Between the pressure I was putting on myself and the pressure BadOldManager was putting on me, I was getting sicker and sicker–as my three hospitalizations for bacteremia/sepsis showed. My body was trying to tell me that enough was enough, but I couldn’t see a way out. So when I had no choice but to stop–it was hard to adjust.

The first thing I did was try to use the Hobonichi Cousin Daily planner I’d bought for work–and it didn’t work, because there was simply too much page. So I repurposed the case for my A5 journal, and it’s been a great journal case. I’d also bought a Hobonichi Weeks with the intent of it being my planner on the go and I ended up using it as my primary planner all of last year.

The Hobonichi Weeks has a layout that works really well for me: it has defined space on the left for each day of the week and a blank page of grid paper on the right; I’d prefer it be a dot grid, but nothing’s perfect. I could list all my medical appointments on the left side as well as anything else that had a definite deadline and I could use the right side for my to-do list and notes.

I’ve kept essentially the same format this year, but with a Traveler’s Notebook instead. I have a monthly book, the weekly book, and a dot grid notebook for notes and various want to dos.

I also use a lot of stickers and wash tape, because those things make me happy and why have a sticker subscription if you don’t use the stickers? (We won’t be discussing my sticker hoard at this time.)

Last year, I spent a lot of time drifting about, trying to figure out what I was going to do next. My therapist suggested that I set up a few points during the day where I do the same set of tasks each and every day and that’s been a lifesaver. For instance, this is my morning routine

  • weigh myself (for tracking fluid issues, not weight loss)
  • turn on hot water kettle
  • brush and floss teeth
  • get dressed
  • prepare tea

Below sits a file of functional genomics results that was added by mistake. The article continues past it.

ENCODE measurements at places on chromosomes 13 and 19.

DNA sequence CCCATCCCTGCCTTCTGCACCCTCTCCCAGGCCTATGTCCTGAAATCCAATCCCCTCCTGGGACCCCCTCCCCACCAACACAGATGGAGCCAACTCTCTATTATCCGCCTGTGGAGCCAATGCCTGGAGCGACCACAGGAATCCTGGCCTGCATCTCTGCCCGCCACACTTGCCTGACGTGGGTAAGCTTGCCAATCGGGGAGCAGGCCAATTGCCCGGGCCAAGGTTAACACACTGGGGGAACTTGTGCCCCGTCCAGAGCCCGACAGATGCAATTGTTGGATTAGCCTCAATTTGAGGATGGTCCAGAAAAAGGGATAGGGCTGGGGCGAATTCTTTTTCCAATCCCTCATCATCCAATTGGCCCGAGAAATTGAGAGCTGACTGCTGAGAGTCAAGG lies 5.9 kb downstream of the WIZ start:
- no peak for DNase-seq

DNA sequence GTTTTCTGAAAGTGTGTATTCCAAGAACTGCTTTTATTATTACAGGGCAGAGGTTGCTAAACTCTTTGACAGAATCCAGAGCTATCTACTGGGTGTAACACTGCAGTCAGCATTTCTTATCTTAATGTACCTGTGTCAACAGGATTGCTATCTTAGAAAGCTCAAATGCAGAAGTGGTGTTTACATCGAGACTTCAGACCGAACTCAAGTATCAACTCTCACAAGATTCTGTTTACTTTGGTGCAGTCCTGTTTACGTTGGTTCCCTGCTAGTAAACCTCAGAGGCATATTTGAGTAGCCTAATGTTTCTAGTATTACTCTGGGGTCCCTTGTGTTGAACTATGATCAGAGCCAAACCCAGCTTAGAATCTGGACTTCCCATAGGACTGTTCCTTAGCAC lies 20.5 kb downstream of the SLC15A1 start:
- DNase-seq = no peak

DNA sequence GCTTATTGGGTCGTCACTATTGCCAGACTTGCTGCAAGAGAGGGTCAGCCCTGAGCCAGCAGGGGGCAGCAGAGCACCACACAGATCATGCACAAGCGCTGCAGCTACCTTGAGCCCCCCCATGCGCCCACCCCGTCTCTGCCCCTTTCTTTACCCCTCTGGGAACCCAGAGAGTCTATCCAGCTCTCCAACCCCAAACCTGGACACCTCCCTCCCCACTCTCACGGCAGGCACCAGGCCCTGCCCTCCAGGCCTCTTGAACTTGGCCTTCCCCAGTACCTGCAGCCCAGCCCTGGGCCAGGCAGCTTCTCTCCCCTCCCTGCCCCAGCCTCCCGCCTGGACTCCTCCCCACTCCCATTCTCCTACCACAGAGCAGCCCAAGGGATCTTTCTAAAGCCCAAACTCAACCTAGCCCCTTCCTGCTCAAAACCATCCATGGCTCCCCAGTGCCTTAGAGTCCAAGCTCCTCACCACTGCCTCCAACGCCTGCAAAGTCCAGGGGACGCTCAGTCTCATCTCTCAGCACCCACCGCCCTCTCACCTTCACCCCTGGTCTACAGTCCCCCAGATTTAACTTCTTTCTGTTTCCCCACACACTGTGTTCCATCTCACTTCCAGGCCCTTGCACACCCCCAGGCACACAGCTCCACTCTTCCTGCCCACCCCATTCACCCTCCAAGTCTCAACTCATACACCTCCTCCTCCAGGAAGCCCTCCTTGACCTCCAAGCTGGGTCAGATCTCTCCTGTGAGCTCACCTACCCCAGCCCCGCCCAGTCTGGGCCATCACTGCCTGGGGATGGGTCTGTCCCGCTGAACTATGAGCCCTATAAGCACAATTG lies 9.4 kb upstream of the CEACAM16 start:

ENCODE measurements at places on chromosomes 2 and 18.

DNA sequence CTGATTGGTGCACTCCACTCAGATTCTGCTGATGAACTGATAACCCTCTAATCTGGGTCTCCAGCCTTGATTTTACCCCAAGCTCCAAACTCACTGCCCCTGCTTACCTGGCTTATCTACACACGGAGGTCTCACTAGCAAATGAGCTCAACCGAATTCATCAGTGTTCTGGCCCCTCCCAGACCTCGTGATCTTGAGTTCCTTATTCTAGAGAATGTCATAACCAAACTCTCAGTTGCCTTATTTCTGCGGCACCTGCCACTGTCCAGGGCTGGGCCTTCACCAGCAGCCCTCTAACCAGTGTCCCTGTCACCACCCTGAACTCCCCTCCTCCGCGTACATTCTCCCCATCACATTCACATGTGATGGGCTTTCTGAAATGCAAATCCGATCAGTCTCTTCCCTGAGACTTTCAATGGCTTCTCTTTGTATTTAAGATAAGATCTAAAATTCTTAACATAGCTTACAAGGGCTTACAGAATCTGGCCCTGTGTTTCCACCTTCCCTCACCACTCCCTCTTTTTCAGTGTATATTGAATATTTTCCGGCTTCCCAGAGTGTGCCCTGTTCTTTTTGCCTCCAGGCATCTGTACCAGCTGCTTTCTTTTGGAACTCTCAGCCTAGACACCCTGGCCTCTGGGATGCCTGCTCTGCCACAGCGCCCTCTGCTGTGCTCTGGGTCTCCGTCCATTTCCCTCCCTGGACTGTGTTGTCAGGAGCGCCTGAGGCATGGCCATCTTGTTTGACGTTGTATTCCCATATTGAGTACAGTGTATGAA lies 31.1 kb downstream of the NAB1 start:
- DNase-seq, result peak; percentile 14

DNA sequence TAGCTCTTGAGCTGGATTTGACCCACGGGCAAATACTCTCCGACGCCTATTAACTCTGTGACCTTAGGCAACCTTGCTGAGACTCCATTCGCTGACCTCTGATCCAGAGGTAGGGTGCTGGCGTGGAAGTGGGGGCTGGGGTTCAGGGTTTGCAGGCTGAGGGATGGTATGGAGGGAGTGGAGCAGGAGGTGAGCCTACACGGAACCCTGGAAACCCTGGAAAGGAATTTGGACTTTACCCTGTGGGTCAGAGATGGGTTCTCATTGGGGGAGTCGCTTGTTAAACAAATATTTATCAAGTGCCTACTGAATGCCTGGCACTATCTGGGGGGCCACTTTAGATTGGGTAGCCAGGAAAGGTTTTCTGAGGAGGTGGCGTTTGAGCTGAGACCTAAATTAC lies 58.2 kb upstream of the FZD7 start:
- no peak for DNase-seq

• take medication
  • prepare breakfast
  • have tea and breakfast
  • figure out the rest of my day

But the most important thing I’ve done, to get myself out of this productivity at all costs mindset is to decouple my sense of self-worth from how much I do or don’t get done in a day or a week. Nothing is so critical that it’s worth ignoring my health–physical or mental.

I was a wreck last summer, as I was able to finally spend the time I needed to spend grieving for both my health and career. It was time I desperately needed to spend on myself and I’m glad that I had the space and the privilege to be able to take that time. I know not everyone who is laid off has the resources available to me that I did (primarily, severance pay).

I’ve also removed as many productivity “gurus” from my sphere of influence as possible. The only podcast I listen to is Kevin Sonney’s Productivity Alchemy because it’s descriptive and not prescriptive and if I called Kevin a productivity guru, he’d probably pull a muscle laughing.

And as for Habitica? That’s a funny story. My daily routines, habits, and things I want to do someday all live there so they don’t clutter up my paper planner. The routines aren’t super extensive and the habits aren’t that many, and it’s a good catch-all place for things like “buy new part for refrigerator” and “go through living room blankets” (two things actually on my to-do list). Also cute costumes and pets and mounts and pretty backgrounds. And I’m in a pretty great party.

…and I’m working for them as a junior web developer. The opportunity fell into my lap right as I started the application process for SSDI and as I’d rather be working, I chose to work. I’m working about 60% time and it’s the perfect amount of time for me to work and the team is truly disability-friendly, which means I don’t feel bad about doctor’s appointments or keeping up with other medical things I need to do.

And that’s where my work notebook comes in: I have a dot grid notebook where I keep to do lists and pages for each project I’m working on. It’s not super well organized and it’s not pretty. It doesn’t need to be.

And the very best part of it is that when I am done working, I close the notebook and don’t touch it again until the next workday.

Because I am not a widget that outputs productivity units. I am worth more than the tasks I get done on any given day. My labor has value, but you know what has more value? My life.